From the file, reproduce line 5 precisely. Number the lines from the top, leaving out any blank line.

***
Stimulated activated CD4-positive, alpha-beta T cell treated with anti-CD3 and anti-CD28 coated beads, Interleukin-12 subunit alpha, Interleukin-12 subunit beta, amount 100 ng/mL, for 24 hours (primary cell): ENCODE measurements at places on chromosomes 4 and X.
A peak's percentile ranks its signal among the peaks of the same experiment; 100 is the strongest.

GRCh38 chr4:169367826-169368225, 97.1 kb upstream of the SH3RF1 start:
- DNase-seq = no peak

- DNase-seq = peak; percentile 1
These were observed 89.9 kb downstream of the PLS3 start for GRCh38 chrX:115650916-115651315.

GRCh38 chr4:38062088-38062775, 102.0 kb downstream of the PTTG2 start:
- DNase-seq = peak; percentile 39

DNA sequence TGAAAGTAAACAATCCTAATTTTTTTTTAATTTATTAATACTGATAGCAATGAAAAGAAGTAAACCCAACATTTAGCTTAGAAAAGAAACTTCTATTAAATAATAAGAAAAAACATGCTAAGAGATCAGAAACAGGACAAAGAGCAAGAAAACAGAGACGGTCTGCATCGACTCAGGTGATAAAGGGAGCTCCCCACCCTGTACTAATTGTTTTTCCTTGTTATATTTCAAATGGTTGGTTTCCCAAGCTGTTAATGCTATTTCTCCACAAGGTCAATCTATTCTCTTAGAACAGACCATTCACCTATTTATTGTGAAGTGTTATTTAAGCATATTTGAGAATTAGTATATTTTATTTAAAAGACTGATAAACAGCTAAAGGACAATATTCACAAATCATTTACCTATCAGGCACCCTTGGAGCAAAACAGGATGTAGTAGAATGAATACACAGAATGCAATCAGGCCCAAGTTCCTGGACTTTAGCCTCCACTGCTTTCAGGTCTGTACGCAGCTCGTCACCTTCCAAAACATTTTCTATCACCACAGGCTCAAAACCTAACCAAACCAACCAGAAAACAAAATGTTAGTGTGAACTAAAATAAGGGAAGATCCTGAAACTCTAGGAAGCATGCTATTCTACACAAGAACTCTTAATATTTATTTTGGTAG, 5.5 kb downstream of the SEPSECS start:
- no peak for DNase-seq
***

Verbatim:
- DNase-seq = peak; percentile 1